Market Reform and Infrastructure Development in Transition Economies
AbstractThis paper analyzes the determinants of investments in physical infrastructure over the first decade of market reform in Central and Eastern Europe and other former Soviet economies. Both market and political reform would be expected to have an impact on the level of infrastructure, but the relationship will likely differ for infrastructure which remains dependent on the public sector and that which becomes more dependent on private investment after such reforms. Results for a large cross section of transition economies show that market reform has had a positive impact on both traditional and newer types of infrastructure, with a stronger impact on the newer types which are more likely to be market-derived. The findings also suggest that market reform is more likely to push investors to develop infrastructure when political and market reforms are accomplished in tandem. Copyright � 2007 The Authors.
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Bibliographic InfoArticle provided by Wiley Blackwell in its journal Review of Development Economics.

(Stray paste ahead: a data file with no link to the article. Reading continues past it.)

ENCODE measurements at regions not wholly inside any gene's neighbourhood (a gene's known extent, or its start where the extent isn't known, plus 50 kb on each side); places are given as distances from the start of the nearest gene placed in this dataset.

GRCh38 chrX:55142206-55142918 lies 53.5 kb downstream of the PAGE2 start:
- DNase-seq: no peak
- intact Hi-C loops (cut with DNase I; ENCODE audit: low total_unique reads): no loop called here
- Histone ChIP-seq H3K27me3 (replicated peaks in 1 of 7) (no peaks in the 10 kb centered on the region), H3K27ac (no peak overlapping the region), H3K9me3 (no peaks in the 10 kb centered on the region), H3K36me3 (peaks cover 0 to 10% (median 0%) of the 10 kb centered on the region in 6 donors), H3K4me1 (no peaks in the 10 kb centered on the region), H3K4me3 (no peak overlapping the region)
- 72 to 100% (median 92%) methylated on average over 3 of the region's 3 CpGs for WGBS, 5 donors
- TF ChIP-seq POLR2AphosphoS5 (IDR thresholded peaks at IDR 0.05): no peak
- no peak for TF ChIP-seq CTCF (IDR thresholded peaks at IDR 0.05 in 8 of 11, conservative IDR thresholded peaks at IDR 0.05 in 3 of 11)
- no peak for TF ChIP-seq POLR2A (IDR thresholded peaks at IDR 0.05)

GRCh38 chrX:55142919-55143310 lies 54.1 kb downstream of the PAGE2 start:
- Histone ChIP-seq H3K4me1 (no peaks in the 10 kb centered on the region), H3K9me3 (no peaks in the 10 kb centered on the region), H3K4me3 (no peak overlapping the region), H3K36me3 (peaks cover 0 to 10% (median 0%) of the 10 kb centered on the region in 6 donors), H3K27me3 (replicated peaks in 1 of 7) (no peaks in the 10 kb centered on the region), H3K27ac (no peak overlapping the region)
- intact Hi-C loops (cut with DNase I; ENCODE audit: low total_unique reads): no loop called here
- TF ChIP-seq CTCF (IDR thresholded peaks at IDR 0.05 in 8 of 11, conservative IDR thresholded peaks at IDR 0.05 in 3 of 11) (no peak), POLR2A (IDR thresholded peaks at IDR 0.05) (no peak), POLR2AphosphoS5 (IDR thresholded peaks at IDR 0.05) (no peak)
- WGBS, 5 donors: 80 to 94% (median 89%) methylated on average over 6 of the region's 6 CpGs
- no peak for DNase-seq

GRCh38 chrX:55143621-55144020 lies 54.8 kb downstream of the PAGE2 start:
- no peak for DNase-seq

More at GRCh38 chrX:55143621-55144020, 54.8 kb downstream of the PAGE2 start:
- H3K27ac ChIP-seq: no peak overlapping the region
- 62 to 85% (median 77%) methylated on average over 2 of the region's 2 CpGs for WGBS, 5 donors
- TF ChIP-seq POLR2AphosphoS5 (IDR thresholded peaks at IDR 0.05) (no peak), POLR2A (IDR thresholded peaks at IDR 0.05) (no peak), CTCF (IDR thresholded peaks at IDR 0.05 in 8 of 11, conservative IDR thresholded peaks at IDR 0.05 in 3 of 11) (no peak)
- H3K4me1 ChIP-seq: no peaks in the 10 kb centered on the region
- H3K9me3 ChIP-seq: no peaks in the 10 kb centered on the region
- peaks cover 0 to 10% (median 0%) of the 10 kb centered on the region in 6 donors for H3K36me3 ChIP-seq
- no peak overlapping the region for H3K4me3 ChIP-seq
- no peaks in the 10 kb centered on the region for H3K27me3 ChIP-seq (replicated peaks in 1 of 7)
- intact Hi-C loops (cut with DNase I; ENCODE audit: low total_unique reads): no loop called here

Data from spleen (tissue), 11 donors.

Volume (Year): 12 (2008)
Issue (Month): 2 (05)
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Web page: http://www.blackwellpublishing.com/journal.asp?ref=1363-6669
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- Carlin, Wendy & Schaffer, Mark & Seabright, Paul, 2013.
"Soviet power plus electrification: What is the long-run legacy of communism?,"
Explorations in Economic History,
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- Wendy Carlin & Mark Schaffer & Paul Seabright, 2012. "Soviet power plus electrification: what is the long-run legacy of communism?," Working Papers 43-2012, Macerata University, Department of Studies on Economic Development (DiSSE), revised Jun 2012.
- Carlin, Wendy & Schaffer, Mark E & Seabright, Paul, 2012. "Soviet power plus electrification: what is the long-run legacy of communism?," CEPR Discussion Papers 9003, C.E.P.R. Discussion Papers.
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